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Chande, Nilesh MD
Abstract: Venous thromboembolism is a relatively common and potentially serious complication in inpatients with inflammatory bowel disease (IBD). There are a number of pathophysiologic mechanisms for venous thromboembolism that are specific to patients with IBD that may be active. The use of anticoagulants for prophylaxis against venous thromboembolism in hospitalized patients with IBD needs to be balanced against the potential for worsening of rectal bleeding. Evidence from randomized trials suggests that heparin and low–molecular weight heparin are generally safe to use in patients with active IBD, and a number of guidelines support their use for thromboprophylaxis in this patient population.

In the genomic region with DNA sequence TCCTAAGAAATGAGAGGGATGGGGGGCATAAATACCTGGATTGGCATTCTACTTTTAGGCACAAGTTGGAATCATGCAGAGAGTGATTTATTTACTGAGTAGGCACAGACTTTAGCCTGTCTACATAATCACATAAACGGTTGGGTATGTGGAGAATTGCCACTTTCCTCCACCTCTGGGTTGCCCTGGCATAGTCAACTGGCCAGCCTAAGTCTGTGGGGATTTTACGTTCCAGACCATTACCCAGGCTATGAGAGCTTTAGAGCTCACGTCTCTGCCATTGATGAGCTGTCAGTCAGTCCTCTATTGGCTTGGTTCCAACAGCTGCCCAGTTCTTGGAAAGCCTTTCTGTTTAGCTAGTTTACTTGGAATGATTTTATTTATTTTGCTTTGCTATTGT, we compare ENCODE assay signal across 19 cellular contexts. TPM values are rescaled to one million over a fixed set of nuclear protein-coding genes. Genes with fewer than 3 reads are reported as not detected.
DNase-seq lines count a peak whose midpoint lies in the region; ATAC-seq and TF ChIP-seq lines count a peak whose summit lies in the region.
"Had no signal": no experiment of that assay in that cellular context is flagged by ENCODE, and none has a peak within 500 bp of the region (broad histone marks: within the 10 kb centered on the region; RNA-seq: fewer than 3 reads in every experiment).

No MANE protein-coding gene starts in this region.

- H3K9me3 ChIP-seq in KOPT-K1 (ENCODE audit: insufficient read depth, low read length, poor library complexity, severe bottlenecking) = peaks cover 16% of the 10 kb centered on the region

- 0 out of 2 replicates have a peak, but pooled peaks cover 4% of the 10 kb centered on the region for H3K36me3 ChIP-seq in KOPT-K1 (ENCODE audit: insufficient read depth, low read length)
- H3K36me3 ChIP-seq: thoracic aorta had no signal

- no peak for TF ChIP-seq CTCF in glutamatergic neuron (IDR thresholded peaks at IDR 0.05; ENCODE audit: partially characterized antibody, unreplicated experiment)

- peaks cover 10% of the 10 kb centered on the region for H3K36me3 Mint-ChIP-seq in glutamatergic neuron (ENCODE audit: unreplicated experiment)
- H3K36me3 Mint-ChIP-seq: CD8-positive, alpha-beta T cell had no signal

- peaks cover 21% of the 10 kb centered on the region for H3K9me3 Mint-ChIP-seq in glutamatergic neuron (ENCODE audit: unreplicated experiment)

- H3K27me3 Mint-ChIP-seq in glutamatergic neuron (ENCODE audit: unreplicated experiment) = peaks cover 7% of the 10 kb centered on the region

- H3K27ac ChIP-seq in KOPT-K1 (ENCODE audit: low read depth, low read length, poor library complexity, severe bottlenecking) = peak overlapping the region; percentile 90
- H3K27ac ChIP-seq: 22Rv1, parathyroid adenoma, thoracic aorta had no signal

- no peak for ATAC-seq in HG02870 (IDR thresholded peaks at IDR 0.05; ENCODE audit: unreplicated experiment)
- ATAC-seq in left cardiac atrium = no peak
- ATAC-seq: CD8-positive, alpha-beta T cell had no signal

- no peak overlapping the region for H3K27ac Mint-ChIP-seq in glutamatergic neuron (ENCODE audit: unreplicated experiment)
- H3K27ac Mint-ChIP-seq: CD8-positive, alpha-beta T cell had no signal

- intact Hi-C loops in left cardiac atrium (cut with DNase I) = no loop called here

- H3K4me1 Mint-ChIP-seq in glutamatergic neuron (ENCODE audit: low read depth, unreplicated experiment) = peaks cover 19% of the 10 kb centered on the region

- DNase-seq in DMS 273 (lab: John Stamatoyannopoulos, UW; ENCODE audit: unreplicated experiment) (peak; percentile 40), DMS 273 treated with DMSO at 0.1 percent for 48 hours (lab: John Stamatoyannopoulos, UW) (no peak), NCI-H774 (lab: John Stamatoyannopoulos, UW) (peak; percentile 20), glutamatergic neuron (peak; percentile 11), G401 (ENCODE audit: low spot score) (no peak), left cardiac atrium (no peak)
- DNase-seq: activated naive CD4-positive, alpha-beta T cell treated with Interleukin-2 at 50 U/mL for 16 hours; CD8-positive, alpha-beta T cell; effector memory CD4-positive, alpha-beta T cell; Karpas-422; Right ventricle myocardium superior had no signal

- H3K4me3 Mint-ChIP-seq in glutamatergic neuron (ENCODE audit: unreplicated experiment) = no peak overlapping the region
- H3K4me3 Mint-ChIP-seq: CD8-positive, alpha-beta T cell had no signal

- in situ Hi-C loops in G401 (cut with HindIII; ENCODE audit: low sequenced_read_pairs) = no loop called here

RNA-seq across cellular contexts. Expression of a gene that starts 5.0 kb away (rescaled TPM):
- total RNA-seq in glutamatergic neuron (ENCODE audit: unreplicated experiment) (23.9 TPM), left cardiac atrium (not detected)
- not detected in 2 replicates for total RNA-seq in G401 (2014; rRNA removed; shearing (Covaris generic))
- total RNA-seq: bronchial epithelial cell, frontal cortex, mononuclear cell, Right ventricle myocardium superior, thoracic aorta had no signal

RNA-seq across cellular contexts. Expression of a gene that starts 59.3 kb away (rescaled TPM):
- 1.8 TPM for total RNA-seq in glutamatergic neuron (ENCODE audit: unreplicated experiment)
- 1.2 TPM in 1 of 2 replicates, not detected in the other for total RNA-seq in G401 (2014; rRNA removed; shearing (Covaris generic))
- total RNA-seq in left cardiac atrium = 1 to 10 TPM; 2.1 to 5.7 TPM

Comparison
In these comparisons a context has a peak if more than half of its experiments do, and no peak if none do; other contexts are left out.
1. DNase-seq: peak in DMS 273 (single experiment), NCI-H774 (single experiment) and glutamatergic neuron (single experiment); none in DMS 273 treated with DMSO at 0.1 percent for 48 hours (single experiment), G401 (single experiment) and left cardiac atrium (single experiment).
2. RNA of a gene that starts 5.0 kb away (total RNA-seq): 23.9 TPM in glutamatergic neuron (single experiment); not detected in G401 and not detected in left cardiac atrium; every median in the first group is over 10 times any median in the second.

© Crohn's & Colitis Foundation of America, Inc.
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venous thromboembolism, deep vein thrombosis, ulcerative colitis, Crohn's disease, heparin
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